First century Roman senator and historian Tacitus railing against the greed of imperial Rome said, “To ravage, to slaughter, to usurp under false titles, they call empire; and where they make a desert, they call it peace”. Sitting up all night in the wake of the seasonal festivities I found myself glued to CNN (sad I know) and the pending American train wreck that has become known as the fiscal cliff. It is hard to watch the political leaders of a country one respects and admires playing chicken with the livelihoods of tens of millions of ordinary, hard-working Americans, and much of the world beyond. As I watched I was struck by two phenomena all too evident in both America and Europe today: the creeping extremism of the political ‘mainstream’; and the growing detachment between the political virtual reality of capitals and the lives of ordinary people.
The creeping extremism/unworldliness of the ‘mainstream’ has been under way for some time. The post-war ‘one nation’ generation that was infused with a spirit of ‘doing the right thing’ has passed. Of course, the post war West was certainly not short of political folly but not on this scale. Moreover, democracy used to by and large work with the ballot box a correcting mechanism punishing those that ventured too far right or left. Sadly, be it in Washington, Brussels, London or any Western capital what I have witnessed over the past twenty years or so has been a growing intolerance of the ‘other’ in the political mainstream, with the people seen as gullible suckers to be manipulated one way or t'other.
Much of this is to do with the growing influence of political activists via one-thought ‘think tanks’ or single issue pressure groups. Indeed, activists have not only successfully inserted themselves between the people and their politicians but forced politicians too often to look to them for legitimisation rather than the people. Today many politicians on both sides of the Atlantic are drawn from the ranks of such groups. Watching both Democrat and Republican politicians last night twist the twisted statistics provided by such groups I was struck by how little room for manoeuvre anyone had given the need not to be seen to give an inch for fear of losing the support not of the people but of the activist base. Be it spending cuts or tax hikes the perceived impact on the people was simply one weapon in a war that was almost entirely of the political class’s own making.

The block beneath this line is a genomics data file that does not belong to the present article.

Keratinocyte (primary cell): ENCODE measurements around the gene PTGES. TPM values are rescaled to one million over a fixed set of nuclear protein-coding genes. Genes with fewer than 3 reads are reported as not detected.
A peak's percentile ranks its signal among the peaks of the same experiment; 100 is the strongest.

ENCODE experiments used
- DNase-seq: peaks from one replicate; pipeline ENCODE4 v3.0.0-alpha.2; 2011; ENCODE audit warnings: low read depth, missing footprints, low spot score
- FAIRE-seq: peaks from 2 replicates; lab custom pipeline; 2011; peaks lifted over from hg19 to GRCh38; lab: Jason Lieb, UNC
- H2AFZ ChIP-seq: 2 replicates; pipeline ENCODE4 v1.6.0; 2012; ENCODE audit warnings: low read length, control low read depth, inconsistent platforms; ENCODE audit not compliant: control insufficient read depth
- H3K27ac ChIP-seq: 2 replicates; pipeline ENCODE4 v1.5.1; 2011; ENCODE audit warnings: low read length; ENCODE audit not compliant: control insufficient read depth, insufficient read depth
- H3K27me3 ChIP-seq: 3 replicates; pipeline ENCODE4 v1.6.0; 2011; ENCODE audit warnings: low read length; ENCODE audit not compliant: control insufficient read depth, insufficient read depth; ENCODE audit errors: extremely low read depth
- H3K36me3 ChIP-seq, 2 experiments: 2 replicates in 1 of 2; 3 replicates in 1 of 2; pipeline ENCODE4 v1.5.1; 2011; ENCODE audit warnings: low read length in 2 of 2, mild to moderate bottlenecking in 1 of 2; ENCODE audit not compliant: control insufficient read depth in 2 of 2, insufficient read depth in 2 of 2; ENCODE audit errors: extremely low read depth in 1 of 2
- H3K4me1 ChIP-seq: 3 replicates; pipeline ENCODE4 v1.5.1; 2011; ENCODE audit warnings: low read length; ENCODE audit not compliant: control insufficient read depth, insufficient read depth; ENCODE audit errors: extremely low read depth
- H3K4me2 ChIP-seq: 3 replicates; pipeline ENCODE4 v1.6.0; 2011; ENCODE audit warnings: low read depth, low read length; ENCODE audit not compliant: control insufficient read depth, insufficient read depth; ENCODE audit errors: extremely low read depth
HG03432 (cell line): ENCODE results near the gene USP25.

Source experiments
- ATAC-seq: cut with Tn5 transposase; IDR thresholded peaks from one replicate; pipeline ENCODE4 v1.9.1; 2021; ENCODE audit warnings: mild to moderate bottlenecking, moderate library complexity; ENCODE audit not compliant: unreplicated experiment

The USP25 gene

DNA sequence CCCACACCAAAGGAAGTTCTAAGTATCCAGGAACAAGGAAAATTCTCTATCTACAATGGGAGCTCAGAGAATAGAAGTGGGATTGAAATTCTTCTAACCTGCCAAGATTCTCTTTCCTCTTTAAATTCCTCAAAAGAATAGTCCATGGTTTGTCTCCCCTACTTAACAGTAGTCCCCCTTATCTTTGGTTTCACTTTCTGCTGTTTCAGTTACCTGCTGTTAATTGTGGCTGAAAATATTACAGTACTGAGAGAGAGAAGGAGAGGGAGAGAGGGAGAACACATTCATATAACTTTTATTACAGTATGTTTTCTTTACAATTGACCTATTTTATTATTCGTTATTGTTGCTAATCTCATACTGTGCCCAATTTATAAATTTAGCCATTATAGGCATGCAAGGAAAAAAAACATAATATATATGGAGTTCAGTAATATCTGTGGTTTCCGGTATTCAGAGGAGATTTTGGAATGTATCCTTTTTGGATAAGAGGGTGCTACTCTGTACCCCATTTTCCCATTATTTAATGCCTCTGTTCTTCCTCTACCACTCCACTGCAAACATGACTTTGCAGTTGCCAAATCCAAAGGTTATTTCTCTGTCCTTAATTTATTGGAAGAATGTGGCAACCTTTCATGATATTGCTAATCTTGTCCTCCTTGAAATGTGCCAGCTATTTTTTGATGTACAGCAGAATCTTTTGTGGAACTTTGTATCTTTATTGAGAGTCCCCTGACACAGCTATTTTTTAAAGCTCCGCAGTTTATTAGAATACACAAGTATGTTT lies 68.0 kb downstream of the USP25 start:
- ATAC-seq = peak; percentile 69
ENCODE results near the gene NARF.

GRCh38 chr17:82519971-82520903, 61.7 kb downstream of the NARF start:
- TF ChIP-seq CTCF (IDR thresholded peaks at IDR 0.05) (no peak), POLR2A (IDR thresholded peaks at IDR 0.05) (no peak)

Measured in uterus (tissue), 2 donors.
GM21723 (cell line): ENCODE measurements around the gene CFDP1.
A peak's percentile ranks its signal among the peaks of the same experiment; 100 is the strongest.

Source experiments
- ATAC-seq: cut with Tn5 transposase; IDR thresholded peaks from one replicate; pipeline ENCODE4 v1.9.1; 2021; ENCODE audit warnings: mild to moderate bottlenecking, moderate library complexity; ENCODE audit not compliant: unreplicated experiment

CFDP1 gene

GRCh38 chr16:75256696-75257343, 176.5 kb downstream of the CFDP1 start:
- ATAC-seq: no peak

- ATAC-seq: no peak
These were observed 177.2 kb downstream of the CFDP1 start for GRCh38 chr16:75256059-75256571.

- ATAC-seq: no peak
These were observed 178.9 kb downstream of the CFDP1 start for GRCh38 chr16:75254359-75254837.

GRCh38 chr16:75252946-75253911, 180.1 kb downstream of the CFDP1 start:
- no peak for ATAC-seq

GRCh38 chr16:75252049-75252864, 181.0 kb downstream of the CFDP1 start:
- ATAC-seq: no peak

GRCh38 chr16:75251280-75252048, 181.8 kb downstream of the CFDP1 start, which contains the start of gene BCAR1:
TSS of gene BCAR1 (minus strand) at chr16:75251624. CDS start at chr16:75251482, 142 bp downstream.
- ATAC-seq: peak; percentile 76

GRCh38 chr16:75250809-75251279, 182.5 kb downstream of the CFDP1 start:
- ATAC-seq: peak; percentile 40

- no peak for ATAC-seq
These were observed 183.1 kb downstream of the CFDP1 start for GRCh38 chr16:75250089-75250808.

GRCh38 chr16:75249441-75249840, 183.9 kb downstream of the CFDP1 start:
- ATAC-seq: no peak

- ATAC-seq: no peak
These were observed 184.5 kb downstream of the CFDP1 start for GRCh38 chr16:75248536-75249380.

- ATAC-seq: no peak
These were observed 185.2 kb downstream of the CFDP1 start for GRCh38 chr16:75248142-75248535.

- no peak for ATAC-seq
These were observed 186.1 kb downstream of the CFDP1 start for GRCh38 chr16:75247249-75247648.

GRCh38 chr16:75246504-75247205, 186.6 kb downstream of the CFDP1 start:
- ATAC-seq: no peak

Too many in the political establishments on both sides of the Atlantic believe people denied both leadership and choice have but one option; to vote for one set of failed ideologues or another. In fact a form or street politics is emerging reflected in the rapid emergence of new political parties, such as the UK Independence Party. The establishment tries to sneer off such parties but they are here to stay precisely because of the growing disconnect between the establishment’s world/euro-view and that of ordinary people.
In Britain political discourse is dominated by a false ‘one nation’ narrative and an implicit shift to the left by the London metropolitan political elite and their media ‘chums’ under the guise of political correctness. To them Britons are either ‘all in this together’ or part of a tolerant multicultural kaleidoscope of togetherness. The reality is very different; a ‘society’ fractured by the failed experiment of hyper-immigration in which the gap between rich and poor only gets wider with a political class unable to confront the mess their inept social experimentation has created.
On the Continent the gap between political fantasy and reality is even more marked. With Chancellor Merkel yesterday warning that the Euro crisis can only get worse Brussels Centre is singing the same one-note tune; the very mess created by ‘Europe’ can only be solved by more Europe. Come to my Dutch village or go to any community across Europe and it is quickly evident that such nonsense is seen pretty much as Tacitus saw the Roman Empire – the usurpation of legitimacy and democracy in the name of a false peace.
The detachment of Europe’s political class from its peoples is simply accelerating Europe’s decline as ‘leaders’ drive disunited and very disparate Europeans towards a political fantasy land that can only fail. For America the stakes are potentially even higher. If American politicians cannot lead at home what hope or chance have these cliff dwellers got of credibly leading the rest of us abroad?
Of course Washington struck an eleventh hour temporary ‘deal’ but it is not one that in any way bridges the divide between high spenders and low taxers. It is merely a truce in Washington’s war against Americans (and the rest of us).
Washington should be ashamed of itself this morning; but of course Washington is not.
Happy New Year!
Julian Lindley-French is a member of the Strategic Advisory Group of the Atlantic Council and of the Academic Advisory Board of the NATO Defence College in Rome.